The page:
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Section Officer

Termination of Missions

Termination of Missions   A diplomatic mission can be terminated in various ways.  The most common way is by recall by the accredited State. Termination of missions may be withdrawn by mutual agreement or through an act of foreign policy, such as prelude to war.  A letter of recall is …

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Special Missions

Special Missions Special ad hoc missions are sent by the sending State to fulfill a specific purpose. Such missions may be accredited irrespective of whether there are permanent diplomatic and consular missions and relations. The Convention on Special Missions in 1969[1] was formulated to guarantee immunities to special missions. Interestingly, …

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Function of the Diplomatic mission

Function of the Diplomatic mission A foreign body set up by mutual arrangement of states to deal with foreign relation, to maintain constant, official contacts and to act on behalf of the state which founded it on all political and other questions arising in the international ship of states. According …

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Breaking Diplomatic Ties

Breaking Diplomatic Ties   Previously the rupture of diplomatic relations between countries was considered a serious measure. In most cases, this rupture would lead to war. In 1793, Great Britain broke off diplomatic ties with France as a result of the execution of Louis XVI and ordered the rench ambassador …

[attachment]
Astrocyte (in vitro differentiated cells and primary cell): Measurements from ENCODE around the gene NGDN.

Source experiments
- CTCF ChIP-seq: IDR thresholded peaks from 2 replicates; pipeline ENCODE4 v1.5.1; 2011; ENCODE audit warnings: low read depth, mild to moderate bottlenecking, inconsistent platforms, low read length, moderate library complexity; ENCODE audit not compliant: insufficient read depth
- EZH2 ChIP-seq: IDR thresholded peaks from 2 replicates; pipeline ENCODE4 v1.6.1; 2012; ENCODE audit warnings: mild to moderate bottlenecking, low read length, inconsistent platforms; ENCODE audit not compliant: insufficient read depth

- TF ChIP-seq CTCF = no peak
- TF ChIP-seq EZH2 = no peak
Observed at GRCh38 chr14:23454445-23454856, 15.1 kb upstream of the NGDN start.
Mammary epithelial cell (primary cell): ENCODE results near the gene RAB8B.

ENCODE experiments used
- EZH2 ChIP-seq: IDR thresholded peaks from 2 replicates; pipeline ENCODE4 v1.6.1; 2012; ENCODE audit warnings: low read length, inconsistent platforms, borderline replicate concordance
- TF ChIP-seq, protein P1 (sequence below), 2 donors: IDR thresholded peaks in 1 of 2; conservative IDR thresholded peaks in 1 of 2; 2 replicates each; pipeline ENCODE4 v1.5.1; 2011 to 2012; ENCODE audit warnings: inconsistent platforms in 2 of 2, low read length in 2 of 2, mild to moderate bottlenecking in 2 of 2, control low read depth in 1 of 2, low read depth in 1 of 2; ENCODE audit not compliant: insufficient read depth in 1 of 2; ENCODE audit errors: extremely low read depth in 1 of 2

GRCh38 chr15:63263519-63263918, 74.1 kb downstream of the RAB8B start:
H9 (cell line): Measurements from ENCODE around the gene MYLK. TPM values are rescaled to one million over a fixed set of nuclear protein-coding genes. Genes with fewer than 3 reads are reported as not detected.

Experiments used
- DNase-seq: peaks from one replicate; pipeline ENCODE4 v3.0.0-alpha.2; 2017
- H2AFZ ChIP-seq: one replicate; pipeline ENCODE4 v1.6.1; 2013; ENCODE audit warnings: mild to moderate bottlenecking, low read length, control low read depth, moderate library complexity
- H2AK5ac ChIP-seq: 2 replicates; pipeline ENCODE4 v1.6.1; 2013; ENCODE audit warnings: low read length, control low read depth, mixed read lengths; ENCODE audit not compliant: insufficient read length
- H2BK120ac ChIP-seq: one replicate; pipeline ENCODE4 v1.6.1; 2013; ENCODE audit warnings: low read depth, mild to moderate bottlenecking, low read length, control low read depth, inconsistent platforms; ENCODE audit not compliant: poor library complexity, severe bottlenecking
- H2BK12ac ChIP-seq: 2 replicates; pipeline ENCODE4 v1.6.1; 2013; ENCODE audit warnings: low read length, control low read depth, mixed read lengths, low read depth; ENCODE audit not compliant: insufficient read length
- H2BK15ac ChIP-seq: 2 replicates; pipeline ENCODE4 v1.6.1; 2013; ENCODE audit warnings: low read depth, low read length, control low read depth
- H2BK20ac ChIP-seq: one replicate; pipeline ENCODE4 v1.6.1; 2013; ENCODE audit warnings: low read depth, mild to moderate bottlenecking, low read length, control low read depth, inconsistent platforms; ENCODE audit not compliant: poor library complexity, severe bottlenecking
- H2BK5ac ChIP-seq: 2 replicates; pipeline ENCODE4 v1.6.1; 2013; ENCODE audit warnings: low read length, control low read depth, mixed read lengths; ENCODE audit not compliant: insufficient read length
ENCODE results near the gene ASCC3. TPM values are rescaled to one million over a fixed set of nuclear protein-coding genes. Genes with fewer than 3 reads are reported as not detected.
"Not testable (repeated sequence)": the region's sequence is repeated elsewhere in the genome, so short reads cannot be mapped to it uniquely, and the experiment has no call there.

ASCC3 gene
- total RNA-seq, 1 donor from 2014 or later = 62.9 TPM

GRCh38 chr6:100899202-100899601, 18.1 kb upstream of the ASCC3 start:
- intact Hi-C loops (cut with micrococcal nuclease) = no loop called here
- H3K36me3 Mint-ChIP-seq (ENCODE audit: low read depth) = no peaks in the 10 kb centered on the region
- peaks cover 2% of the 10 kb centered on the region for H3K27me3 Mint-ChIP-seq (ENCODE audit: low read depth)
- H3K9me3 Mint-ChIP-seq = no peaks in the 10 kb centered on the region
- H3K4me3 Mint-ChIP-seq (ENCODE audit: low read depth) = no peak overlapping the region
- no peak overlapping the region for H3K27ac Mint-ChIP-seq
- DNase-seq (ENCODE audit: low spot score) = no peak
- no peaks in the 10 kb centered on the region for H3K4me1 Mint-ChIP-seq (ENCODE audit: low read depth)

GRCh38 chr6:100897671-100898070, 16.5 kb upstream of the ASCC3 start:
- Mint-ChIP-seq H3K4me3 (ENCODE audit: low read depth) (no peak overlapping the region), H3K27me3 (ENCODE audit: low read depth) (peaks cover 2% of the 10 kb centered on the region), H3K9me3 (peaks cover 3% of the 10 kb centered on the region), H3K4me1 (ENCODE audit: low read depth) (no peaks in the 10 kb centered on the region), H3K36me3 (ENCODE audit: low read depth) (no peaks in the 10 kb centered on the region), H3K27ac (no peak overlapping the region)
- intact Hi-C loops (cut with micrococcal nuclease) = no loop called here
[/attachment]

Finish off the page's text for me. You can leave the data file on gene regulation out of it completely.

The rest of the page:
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Waiver of Immunity of a Diplomat

Waiver of Immunity of a Diplomat   The waiver of immunity, empowered by Article 32, is the “act by which the sending State renounces that immunity with regard to the person concerned”. Once waiver occurs, the local courts in the receiving State will have jurisdiction to prosecute and punish the …

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Persona Non Grata

Persona Non Grata The diplomatic officer must be acceptable to the receiving State if he is to have any official status at all. Article 9 of the Vienna Convention allows for the receiving State not to accept individuals before appointment and also to expel diplomats after their appointment as a …

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Privileges and Immunities of a Diplomat

Privileges and Immunities of a Diplomat Personal Inviolability Diplomats are accorded the highest degree of privileges and immunities for their special job. Five privileges established in the Vienna Convention are exemption from taxation,[1] custom duties and baggage inspection, exemption from social security obligation, from personal and public services,[2] and exemption …

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Diplomatic Bag and Diplomatic Couriers

Diplomatic Bag and Diplomatic Couriers The diplomatic bag is given more absolute protection under the Vienna Convention than was given under customary law.[1] Previously, the receiving State had a right to challenge a bag that was suspected to contain unauthorised items. If this occurred, the sending State could either return …

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Theories of Diplomatic Immunity

Theories of Diplomatic Immunity Since the 16th century there have been three major theories of diplomatic immunity. Each theory plays a prominent role during different periods in history. These theories are: (a) personal representation, (b) extra territoriality and (c) functional necessity. Not only will their historical context be reflected but …

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